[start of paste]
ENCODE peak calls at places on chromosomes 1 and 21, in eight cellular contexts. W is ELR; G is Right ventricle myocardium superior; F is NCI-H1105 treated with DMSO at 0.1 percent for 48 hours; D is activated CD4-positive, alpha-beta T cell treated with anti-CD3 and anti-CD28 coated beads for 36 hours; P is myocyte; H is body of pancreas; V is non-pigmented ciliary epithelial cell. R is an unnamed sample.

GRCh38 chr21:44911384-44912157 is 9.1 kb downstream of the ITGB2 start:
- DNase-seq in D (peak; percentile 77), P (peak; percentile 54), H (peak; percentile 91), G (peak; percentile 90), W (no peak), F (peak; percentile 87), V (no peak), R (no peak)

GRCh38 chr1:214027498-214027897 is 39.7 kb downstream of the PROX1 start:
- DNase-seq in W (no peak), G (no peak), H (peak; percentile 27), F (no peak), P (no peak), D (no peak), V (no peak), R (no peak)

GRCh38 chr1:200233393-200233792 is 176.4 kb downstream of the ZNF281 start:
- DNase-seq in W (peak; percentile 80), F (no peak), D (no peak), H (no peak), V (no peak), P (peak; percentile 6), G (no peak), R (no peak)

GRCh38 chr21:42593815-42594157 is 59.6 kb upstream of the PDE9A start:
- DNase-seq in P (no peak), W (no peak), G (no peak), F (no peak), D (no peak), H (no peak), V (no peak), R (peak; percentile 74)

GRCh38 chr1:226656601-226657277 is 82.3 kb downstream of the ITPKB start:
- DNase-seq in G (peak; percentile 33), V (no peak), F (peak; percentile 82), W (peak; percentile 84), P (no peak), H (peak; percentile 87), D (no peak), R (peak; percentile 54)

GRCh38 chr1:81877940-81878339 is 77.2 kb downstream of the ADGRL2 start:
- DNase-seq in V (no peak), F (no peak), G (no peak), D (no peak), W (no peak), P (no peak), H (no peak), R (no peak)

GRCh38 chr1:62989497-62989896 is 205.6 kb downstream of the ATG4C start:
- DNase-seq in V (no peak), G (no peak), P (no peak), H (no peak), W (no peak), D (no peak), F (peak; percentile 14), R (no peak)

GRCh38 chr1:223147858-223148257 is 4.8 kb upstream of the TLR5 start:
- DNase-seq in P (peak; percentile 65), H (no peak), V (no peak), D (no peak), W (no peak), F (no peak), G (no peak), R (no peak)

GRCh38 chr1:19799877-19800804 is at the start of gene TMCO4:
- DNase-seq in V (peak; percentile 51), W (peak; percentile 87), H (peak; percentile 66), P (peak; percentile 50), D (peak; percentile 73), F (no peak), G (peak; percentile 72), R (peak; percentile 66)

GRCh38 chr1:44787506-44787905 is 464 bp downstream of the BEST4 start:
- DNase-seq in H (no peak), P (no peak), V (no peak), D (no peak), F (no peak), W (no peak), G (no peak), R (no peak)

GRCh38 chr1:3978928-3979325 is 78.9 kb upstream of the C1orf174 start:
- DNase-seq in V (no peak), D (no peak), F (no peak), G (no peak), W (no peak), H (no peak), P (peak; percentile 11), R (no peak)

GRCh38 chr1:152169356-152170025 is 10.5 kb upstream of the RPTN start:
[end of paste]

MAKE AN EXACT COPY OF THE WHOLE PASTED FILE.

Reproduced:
ENCODE peak calls at places on chromosomes 1 and 21, in eight cellular contexts. W is ELR; G is Right ventricle myocardium superior; F is NCI-H1105 treated with DMSO at 0.1 percent for 48 hours; D is activated CD4-positive, alpha-beta T cell treated with anti-CD3 and anti-CD28 coated beads for 36 hours; P is myocyte; H is body of pancreas; V is non-pigmented ciliary epithelial cell. R is an unnamed sample.

GRCh38 chr21:44911384-44912157 is 9.1 kb downstream of the ITGB2 start:
- DNase-seq in D (peak; percentile 77), P (peak; percentile 54), H (peak; percentile 91), G (peak; percentile 90), W (no peak), F (peak; percentile 87), V (no peak), R (no peak)

GRCh38 chr1:214027498-214027897 is 39.7 kb downstream of the PROX1 start:
- DNase-seq in W (no peak), G (no peak), H (peak; percentile 27), F (no peak), P (no peak), D (no peak), V (no peak), R (no peak)

GRCh38 chr1:200233393-200233792 is 176.4 kb downstream of the ZNF281 start:
- DNase-seq in W (peak; percentile 80), F (no peak), D (no peak), H (no peak), V (no peak), P (peak; percentile 6), G (no peak), R (no peak)

GRCh38 chr21:42593815-42594157 is 59.6 kb upstream of the PDE9A start:
- DNase-seq in P (no peak), W (no peak), G (no peak), F (no peak), D (no peak), H (no peak), V (no peak), R (peak; percentile 74)

GRCh38 chr1:226656601-226657277 is 82.3 kb downstream of the ITPKB start:
- DNase-seq in G (peak; percentile 33), V (no peak), F (peak; percentile 82), W (peak; percentile 84), P (no peak), H (peak; percentile 87), D (no peak), R (peak; percentile 54)

GRCh38 chr1:81877940-81878339 is 77.2 kb downstream of the ADGRL2 start:
- DNase-seq in V (no peak), F (no peak), G (no peak), D (no peak), W (no peak), P (no peak), H (no peak), R (no peak)

GRCh38 chr1:62989497-62989896 is 205.6 kb downstream of the ATG4C start:
- DNase-seq in V (no peak), G (no peak), P (no peak), H (no peak), W (no peak), D (no peak), F (peak; percentile 14), R (no peak)

GRCh38 chr1:223147858-223148257 is 4.8 kb upstream of the TLR5 start:
- DNase-seq in P (peak; percentile 65), H (no peak), V (no peak), D (no peak), W (no peak), F (no peak), G (no peak), R (no peak)

GRCh38 chr1:19799877-19800804 is at the start of gene TMCO4:
- DNase-seq in V (peak; percentile 51), W (peak; percentile 87), H (peak; percentile 66), P (peak; percentile 50), D (peak; percentile 73), F (no peak), G (peak; percentile 72), R (peak; percentile 66)

GRCh38 chr1:44787506-44787905 is 464 bp downstream of the BEST4 start:
- DNase-seq in H (no peak), P (no peak), V (no peak), D (no peak), F (no peak), W (no peak), G (no peak), R (no peak)

GRCh38 chr1:3978928-3979325 is 78.9 kb upstream of the C1orf174 start:
- DNase-seq in V (no peak), D (no peak), F (no peak), G (no peak), W (no peak), H (no peak), P (peak; percentile 11), R (no peak)

GRCh38 chr1:152169356-152170025 is 10.5 kb upstream of the RPTN start: